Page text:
How hot/long should I bake my porkchops (bone-in)? I've done a bit of google searching and have gotten mixed results. Is it better to do the low temp slow baking or high temperature but quick? Why?
It's possible to do either, depending on what you're aiming for. Have you been running into problems with your own chops?– logophobeJul 25, 2014 at 15:45
Moisture is relevant here too. If you're baking in a gravy you want to take it slower.– Jolenealaska ♦Jul 25, 2014 at 16:47
Depends a lot on how thick they are. Thinner chops would work well with just a high-temp sear under the broiler. Whereas a thicker (for example, a double-cut chop) would be better with a two-temperature process.
I.e. Bake them until they reach the right temperature at 350 or 400, then finish under the broiler for color and flavor.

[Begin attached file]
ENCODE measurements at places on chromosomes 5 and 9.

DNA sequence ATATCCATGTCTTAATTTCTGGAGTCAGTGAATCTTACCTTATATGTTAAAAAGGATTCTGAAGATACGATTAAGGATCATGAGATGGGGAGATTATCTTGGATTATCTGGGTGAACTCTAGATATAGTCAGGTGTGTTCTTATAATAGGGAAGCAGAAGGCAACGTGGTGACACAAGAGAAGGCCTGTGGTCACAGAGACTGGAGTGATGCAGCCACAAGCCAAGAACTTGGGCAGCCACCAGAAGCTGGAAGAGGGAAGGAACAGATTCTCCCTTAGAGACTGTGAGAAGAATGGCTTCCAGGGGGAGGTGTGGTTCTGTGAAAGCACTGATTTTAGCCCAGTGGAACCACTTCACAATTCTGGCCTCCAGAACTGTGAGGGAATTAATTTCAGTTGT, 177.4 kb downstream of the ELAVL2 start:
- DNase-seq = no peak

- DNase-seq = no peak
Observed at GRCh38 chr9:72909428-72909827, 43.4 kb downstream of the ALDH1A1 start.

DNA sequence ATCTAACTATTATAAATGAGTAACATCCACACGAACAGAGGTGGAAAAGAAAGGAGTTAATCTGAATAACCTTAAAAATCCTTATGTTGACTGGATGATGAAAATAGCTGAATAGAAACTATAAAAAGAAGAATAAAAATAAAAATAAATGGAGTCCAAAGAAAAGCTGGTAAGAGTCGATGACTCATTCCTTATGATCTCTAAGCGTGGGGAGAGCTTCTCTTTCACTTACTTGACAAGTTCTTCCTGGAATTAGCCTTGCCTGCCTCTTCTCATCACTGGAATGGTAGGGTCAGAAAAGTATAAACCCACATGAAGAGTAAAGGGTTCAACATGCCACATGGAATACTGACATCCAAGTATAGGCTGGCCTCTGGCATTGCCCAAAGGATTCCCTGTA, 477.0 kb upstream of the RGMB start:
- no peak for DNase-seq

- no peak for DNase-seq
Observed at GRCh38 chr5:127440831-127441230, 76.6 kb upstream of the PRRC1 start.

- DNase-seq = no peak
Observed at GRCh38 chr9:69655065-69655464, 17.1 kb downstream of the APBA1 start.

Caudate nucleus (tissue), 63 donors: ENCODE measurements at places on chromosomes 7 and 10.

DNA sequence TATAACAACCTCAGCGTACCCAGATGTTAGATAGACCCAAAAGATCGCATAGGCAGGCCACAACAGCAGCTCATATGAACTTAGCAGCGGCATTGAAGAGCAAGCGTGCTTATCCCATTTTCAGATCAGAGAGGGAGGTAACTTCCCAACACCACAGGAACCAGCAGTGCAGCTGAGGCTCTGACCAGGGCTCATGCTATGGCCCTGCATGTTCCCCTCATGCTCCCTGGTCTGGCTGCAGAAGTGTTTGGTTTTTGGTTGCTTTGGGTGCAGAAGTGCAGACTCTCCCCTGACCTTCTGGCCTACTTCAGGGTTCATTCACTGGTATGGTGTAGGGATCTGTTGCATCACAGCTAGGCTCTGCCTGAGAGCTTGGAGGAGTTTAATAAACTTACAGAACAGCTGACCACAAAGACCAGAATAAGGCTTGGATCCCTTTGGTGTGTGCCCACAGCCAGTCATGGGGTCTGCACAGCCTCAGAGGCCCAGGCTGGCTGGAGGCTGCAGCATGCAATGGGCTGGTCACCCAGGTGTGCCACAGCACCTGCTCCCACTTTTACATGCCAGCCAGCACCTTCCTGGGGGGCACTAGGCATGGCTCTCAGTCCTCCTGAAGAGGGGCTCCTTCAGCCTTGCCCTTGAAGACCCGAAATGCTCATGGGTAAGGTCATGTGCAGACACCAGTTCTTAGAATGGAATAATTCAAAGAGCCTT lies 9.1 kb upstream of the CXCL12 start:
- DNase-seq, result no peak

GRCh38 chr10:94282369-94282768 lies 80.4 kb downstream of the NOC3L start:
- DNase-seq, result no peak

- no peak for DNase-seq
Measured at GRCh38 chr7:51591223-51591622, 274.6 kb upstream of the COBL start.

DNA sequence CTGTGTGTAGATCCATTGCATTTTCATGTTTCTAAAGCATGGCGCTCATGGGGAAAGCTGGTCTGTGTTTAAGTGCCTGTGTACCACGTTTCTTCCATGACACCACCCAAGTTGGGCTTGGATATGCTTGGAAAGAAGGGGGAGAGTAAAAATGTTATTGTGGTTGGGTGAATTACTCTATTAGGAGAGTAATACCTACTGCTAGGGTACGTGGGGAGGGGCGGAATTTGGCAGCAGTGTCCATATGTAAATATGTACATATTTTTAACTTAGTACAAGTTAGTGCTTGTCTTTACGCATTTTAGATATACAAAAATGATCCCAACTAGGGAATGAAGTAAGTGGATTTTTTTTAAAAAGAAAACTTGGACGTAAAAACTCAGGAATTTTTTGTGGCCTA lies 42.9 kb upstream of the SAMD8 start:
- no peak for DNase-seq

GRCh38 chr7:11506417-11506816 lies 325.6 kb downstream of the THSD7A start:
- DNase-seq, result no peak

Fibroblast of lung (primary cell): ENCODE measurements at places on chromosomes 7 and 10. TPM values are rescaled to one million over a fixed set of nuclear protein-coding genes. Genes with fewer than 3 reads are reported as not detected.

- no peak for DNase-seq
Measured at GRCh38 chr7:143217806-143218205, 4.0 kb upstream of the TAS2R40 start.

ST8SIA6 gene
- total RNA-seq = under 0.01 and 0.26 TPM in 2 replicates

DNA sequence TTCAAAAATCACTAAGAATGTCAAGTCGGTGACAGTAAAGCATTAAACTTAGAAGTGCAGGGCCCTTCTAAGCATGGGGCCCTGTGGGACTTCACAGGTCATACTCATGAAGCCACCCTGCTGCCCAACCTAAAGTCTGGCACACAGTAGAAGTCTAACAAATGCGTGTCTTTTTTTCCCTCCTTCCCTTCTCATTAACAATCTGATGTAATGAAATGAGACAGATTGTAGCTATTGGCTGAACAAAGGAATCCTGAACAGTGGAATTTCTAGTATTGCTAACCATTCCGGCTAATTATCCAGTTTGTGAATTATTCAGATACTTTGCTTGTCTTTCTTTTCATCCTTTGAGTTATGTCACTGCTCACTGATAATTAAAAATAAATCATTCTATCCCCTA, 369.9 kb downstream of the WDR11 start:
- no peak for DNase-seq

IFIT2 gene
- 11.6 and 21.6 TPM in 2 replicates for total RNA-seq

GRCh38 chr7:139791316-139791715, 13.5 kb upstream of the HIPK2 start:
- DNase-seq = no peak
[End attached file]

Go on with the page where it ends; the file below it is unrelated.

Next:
Same thing applies if you want to pan-sear first, then bake until they get to your desired internal temp.
A really-long and slow cook (AKA 225 for 4 hours) won't work well with a loin-cut, as it doesn't have enough connective tissue to breakdown.
I don't cook the bone-in chops anymore - only the boneless medallions. Typically, I just season with salt and pepper, then quickly sear on the stovetop and stick them in the oven at 350 for 15 to 18 minutes. These numbers are for 1/2" medallions. For 1" medallions, I forego the oven and just cook in pan.
Since the OP specifies bone-in chops, this isn't exactly helpful. "Don't use the oven" and "use boneless instead" don't address how best to cook bone-in chops in an oven. Jul 25, 2014 at 16:11
Notice how I never say "Don't use the oven" - but rather I say "I forego the oven". Additionally - on the bone-in issue, I can only speak from experience (cooking boneless), and leave it up to OP to adjust relatively for bone-in.– jsanc623Jul 25, 2014 at 16:58